Navigation Links
New Calcium Measure Better Predictor of Heart Risks
Date:5/27/2008

Method gauges distribution of mineral in arteries rather than amount

TUESDAY, May 27 (HealthDay News) -- Improved prediction of a person's heart attack risk can be achieved using calcium coverage scoring, which takes into account not only the amount, but also the distribution, of calcified plaque build-up in the coronary arteries, new research shows.

"Now we know that the location of the calcium in the arteries is particularly important in estimating a patient's potential risk," lead author Elizabeth Brown, a research assistant professor in the department of biostatistics at the University of Washington in Seattle, said in a prepared statement.

A build-up of calcified plaque in the coronary arteries causes cardiovascular disease, the most common form of heart disease in the United States. The current standard of measuring coronary calcium assesses only the amount of calcium, not its distribution.

"Currently, physicians only see the results in terms of an overall score designed to measure the amount of calcified plaque. This new approach will provide physicians with a measure of the proportion of the arteries affected," Brown said.

In the Multi-Ethnic Study of Atherosclerosis (MESA), Brown and colleagues examined CT images of 3,252 people with calcific plaque and 3,416 people without calcific plaque to develop a calcium coverage score for each patient.

All the patients, aged 45 to 84, were then followed for a median of 41 months to determine if there was a relationship between their calcium coverage score and risk of heart attack or other cardiac event.

The researchers found a strong association between calcium coverage score and diabetes, hypertension and dyslipidemia -- abnormal concentrations of lipids (fats) or lipoproteins in the blood.

They also found that calcium coverage score was a better predictor of future cardiac events than just measuring the amount of calcified plaque. A twofold increase in calcium coverage score was associated with a 34 percent increased risk of heart attack or other serious cardiac event and a 52 percent increased risk of any cardiac event.

"Calcium coverage scoring has the potential to improve our estimate of a patient's risk for adverse clinical outcomes, such as heart attacks or death," Brown said.

The study was published in the June issue of Radiology.

More information

The National Heart, Lung, and Blood Institute has more about coronary artery disease.



-- Robert Preidt



SOURCE: Radiological Society of North America, news release, May 27, 2008


'/>"/>
Copyright©2008 ScoutNews,LLC.
All rights reserved

Related medicine news :

1. Coronary calcium distribution tied to heart attack risk
2. Study shows that administering calcium and magnesium effectively reduces neurological sensitivity
3. African Americans at Risk for Low Calcium Intake - New Survey Finds Those Experiencing Symptoms of Lactose Intolerance May be Sidelining Dairy in Their Diets
4. Calcium Scans Help Predict Coronary Risk
5. High Calcium Intake May Not Help Prevent Fractures, Reports The Harvard Health Letter
6. Scripps scientists find calcium channel blockers help normalize lysosomal storage disease cells
7. Calcium Supplements Could Raise Heart Risks in Postmenopausal Women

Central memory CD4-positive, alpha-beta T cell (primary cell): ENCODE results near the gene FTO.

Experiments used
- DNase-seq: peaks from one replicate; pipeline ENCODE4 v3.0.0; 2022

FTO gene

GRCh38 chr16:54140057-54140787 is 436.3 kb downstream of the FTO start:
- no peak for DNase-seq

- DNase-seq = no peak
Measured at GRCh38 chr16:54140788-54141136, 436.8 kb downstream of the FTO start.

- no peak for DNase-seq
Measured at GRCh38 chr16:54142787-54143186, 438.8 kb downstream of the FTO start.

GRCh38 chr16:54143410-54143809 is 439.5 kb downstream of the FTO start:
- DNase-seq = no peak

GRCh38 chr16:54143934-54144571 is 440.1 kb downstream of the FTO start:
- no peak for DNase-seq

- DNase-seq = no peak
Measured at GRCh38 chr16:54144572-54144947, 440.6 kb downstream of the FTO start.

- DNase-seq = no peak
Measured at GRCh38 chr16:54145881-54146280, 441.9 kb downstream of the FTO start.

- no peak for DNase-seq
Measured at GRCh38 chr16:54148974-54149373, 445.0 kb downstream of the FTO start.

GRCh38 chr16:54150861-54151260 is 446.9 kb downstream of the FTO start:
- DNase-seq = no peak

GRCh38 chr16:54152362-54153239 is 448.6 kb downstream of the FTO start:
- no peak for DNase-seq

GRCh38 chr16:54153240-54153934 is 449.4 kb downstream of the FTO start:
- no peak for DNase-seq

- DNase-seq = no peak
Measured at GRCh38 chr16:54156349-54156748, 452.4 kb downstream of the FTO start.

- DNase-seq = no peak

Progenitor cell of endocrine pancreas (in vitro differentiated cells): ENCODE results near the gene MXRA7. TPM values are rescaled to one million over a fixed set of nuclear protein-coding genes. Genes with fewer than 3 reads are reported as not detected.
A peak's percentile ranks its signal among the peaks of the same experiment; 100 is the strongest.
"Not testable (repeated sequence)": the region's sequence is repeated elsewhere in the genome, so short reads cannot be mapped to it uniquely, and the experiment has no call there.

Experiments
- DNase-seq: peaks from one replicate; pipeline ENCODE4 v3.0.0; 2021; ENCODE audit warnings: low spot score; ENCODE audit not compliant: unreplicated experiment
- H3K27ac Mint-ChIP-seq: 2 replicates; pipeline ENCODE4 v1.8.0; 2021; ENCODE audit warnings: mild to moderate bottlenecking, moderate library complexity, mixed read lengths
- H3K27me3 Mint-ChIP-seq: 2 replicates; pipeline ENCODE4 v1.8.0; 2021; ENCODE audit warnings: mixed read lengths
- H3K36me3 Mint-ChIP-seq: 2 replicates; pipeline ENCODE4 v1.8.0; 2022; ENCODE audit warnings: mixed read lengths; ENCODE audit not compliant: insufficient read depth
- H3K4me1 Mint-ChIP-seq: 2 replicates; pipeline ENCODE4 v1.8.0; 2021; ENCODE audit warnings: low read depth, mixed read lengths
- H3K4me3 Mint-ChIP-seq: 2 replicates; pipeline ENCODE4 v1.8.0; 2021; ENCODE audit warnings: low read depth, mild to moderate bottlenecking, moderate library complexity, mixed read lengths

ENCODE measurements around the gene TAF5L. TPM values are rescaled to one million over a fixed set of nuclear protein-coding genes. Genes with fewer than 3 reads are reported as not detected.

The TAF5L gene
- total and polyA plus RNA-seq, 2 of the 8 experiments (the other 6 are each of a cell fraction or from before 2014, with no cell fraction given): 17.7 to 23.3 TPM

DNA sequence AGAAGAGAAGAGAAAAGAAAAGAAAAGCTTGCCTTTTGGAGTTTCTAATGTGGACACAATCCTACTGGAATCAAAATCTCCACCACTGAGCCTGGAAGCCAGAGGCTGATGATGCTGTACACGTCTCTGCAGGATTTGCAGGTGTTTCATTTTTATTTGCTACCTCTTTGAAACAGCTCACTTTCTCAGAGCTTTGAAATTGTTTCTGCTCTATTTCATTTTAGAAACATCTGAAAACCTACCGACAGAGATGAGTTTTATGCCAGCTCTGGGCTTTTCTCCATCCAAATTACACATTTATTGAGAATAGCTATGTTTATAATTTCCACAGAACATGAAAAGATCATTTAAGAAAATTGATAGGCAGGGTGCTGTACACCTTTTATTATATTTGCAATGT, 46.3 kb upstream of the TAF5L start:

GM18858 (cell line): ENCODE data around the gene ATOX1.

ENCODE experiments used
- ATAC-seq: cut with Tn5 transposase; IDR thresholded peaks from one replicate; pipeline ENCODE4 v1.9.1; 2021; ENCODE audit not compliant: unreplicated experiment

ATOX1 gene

8. Coronary Artery Calcium May Raise Womens Heart Risk
9. International study strengthens case for daily calcium pill
10. Daily Calcium Does Protect Bone
11. Measurements Poor for Assessing Clinical Trials With Children
Post Your Comments:
*Name:
*Comment:
*Email:
(Date:10/13/2017)... (PRWEB) , ... October 13, 2017 , ... Many families ... However, many long-term care insurance companies have a waiver for care if the client ... elimination period, when the family pays for care, is often waived, so the benefits ...
(Date:10/13/2017)... ... ... Global Healthcare Management’s 4th Annual Kids Fun Run brought out many kids ... sponsored by Global Healthcare Management’s CEO, Jon Letko, is aimed at getting kids excited ... all ages; it is a non-competitive, non-timed event, which is all about having fun ...
(Date:10/13/2017)... Fairfax, VA (PRWEB) , ... October 13, 2017 ... ... provider of DevOps and Agile Software Development, has been awarded a contract by ... (EATS) Blanket Purchase Agreement (BPA) aims to accelerate the enterprise use of Agile ...
(Date:10/12/2017)... WILMINGTON, Del. (PRWEB) , ... October 12, 2017 ... ... technology and advisory services for healthcare compliance program management, will showcase a range ... and National Association for Assisted Living (NCAL) Convention and Expo to be held ...
(Date:10/12/2017)... WAUSAU, Wis. (PRWEB) , ... October 12, 2017 ... ... formulated standard products to meet the demand of today’s consumer and regulatory authorities ... team of probiotic experts and tested to meet the highest standard. , ...
Breaking Medicine News(10 mins):
(Date:10/2/2017)... , Oct. 2, 2017 The Rebound mobile app ... struggle to reverse the tide of prescription drug addiction. The ... their medicine intake and stepping down their dosage in a ... launch in December 2017; the first 100,000 people to sign ... at http://www.rebound-solution.com/ ...
(Date:9/25/2017)...   Montrium , an industry leader in ... IQPC Trial Master Files & Inspection Readiness Conference ... Clinical Services has selected eTMF Connect ... EastHORN, a leading European contract research organization (CRO), ... to enable greater collaboration with sponsors, improve compliance ...
(Date:9/19/2017)... venture-backed medical device company developing a non-invasive, robotically assisted, platform therapy that uses pulsed sound ... ... Jim Bertolina, PhD ... Tom Tefft ... device executive Josh Stopek , PhD, who has led R&D and business development teams ...
Breaking Medicine Technology: